The risk of rectal cancers can be lowered by a plant-based diet, and the benefits are greater if it includes seafood and fish, according to an U.S. study.
The current study confirms previous research which suggested that vegetarians have a reduced risk of certain cancers, diabetes, heart disease, obesity and high blood pressure. The report was published in JAMA Internal Medicine and offers insight into the great benefits of plant-based diets.
The lead author of the study Dr. Michael Orlich, from the Loma Linda University in California, said that “pescovegetarians (people who follow a combined diet of fish and plant) had a significantly lower risk of colorectal cancers than people on other vegetarian diets”.
Dr. Orlich and other specialists compiled the report from medical records, questionnaires and cancer registries from a nationwide sample of 77,659 Seventh-Day Adventists. The followers of this religion are usually encouraged to lead a healthy lifestyle and to abstain from smoking and drinking.
Of the entire sample, the team found 110 cases of rectal cancer and 380 cases of colon cancer.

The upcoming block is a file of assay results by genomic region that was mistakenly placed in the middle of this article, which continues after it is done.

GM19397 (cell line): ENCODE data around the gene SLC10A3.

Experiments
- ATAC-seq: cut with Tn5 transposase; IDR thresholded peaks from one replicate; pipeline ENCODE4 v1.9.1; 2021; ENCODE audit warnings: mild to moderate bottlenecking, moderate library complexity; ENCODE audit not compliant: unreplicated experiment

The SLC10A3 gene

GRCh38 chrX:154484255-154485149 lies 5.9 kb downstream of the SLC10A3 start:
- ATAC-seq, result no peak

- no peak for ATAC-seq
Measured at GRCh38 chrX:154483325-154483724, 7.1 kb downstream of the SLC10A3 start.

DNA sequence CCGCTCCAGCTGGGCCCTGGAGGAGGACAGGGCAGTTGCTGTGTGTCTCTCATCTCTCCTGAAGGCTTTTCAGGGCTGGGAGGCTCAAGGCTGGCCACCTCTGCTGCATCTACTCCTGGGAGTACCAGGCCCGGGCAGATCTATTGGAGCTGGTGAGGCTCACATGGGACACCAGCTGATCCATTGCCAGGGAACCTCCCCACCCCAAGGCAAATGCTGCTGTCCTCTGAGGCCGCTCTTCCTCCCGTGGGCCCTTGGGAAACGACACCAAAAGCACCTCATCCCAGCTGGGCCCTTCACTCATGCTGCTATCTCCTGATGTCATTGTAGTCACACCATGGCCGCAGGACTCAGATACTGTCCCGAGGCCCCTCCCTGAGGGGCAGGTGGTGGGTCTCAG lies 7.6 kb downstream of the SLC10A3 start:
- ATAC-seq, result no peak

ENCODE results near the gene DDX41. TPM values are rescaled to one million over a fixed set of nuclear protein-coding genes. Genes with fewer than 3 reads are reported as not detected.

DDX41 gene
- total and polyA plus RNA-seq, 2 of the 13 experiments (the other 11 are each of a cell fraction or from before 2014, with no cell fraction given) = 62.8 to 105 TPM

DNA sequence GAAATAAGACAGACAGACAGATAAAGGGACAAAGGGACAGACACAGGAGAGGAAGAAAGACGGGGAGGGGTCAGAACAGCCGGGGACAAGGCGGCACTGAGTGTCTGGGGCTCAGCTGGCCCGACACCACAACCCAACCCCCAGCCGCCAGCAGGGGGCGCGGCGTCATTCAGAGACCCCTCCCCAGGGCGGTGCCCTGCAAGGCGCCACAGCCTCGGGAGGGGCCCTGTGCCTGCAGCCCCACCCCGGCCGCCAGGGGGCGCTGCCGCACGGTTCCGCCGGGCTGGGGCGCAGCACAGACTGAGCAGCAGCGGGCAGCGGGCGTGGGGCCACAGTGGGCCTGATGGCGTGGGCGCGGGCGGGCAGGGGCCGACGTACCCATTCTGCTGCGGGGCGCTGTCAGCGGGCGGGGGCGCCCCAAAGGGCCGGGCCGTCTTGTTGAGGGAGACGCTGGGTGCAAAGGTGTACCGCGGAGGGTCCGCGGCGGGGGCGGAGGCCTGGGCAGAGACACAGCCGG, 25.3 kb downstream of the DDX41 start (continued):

The results showed that compared to meat eaters, the vegetarians were 22 percent less likely to develop rectal cancer. According to the researchers, vegetarians could be protected from cancer mostly because they eat more plants, and not because they eat less meat.
“Diets high in fiber are linked with decreased risk, and fiber comes from whole plant foods. This could be a major reason why the risk is much lower,” said Dr. Orlich.
A pescovegetarian is someone who eats fish at least once a month. This category had a greater risk reduction, of 43 percent.
Vegans, who only eat diary, fish, eggs and meat less than once a month, had a 16 percent risk reduction. The study also found that limiting meat and fish consumption to once a week showed an 8 percent risk reduction.
According to the National Cancer Institute, Approximately 4.7 percent of the population will be diagnosed with colon and rectum cancer at some point during their lifetime, according to the National Cancer Institute, based on 2009-2011 data.
The study suggests that fish contains several nutrients that protect against cancer. High in omega-3 acids, fish could prove to be the key of preventing some types of cancer. Fish are also rich in vitamin D.
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